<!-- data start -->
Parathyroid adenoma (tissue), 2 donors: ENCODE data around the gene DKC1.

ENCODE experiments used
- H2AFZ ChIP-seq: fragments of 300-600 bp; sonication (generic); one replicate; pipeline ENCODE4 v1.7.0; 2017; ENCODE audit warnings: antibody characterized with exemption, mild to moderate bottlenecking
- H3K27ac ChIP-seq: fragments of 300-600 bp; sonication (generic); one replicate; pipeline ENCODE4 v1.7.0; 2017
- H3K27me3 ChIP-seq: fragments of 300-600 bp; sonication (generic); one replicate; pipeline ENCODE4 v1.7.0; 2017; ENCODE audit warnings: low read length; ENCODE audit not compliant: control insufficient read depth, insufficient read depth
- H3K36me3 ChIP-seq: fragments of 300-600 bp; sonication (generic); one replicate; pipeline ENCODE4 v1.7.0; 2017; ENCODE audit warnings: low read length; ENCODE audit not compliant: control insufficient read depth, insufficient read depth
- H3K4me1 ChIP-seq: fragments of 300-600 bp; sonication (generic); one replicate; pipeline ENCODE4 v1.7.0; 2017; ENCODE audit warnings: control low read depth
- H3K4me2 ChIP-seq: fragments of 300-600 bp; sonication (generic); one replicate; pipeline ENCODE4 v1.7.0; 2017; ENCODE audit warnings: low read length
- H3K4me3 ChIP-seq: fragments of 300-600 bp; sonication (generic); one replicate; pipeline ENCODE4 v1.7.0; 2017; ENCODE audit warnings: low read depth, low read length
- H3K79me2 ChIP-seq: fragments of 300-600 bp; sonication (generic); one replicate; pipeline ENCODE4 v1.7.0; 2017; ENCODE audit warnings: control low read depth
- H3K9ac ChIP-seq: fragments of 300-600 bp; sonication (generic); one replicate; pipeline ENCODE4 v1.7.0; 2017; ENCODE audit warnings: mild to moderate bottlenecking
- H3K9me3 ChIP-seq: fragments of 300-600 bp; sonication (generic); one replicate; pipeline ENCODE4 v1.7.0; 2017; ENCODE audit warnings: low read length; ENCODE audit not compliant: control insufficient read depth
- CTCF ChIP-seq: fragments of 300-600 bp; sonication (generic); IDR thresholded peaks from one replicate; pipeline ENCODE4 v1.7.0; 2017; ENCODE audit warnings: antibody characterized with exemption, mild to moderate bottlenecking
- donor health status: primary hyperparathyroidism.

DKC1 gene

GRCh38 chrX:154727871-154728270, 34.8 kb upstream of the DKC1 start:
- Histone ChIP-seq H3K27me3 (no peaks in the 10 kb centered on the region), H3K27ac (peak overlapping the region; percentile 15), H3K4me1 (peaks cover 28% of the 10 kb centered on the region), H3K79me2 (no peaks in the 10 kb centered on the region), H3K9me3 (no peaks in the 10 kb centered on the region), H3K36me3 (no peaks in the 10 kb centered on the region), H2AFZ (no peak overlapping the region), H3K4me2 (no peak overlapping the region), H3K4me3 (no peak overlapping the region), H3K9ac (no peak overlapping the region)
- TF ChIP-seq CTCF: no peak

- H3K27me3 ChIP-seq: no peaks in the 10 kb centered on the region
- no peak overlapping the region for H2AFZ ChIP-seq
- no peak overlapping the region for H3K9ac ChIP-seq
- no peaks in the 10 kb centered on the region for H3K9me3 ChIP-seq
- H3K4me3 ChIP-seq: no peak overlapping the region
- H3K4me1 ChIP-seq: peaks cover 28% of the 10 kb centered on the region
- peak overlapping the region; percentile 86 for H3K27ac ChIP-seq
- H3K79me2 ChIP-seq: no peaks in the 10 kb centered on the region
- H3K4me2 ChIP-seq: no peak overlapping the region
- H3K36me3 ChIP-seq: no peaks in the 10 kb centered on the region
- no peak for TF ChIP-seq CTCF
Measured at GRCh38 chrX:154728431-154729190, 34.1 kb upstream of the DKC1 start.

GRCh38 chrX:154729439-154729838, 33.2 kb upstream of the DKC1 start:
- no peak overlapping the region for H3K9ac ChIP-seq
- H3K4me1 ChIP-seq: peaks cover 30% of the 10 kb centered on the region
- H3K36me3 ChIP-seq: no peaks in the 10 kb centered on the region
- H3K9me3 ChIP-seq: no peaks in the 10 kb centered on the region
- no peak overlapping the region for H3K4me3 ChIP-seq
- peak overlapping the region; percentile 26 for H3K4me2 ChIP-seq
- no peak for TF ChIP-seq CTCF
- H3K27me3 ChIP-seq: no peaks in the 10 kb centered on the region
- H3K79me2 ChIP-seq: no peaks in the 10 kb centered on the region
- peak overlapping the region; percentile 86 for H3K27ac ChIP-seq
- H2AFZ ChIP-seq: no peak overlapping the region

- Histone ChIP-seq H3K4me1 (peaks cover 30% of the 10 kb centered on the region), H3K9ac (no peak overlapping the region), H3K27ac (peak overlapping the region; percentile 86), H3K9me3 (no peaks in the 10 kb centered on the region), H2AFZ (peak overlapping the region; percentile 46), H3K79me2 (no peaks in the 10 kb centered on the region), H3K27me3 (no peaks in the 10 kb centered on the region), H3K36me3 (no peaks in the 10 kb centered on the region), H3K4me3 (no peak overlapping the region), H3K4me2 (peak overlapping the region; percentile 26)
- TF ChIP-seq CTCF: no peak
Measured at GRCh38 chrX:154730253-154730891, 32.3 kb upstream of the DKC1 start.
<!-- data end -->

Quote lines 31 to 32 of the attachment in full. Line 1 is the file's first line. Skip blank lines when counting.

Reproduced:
GRCh38 chrX:154729439-154729838, 33.2 kb upstream of the DKC1 start:
- no peak overlapping the region for H3K9ac ChIP-seq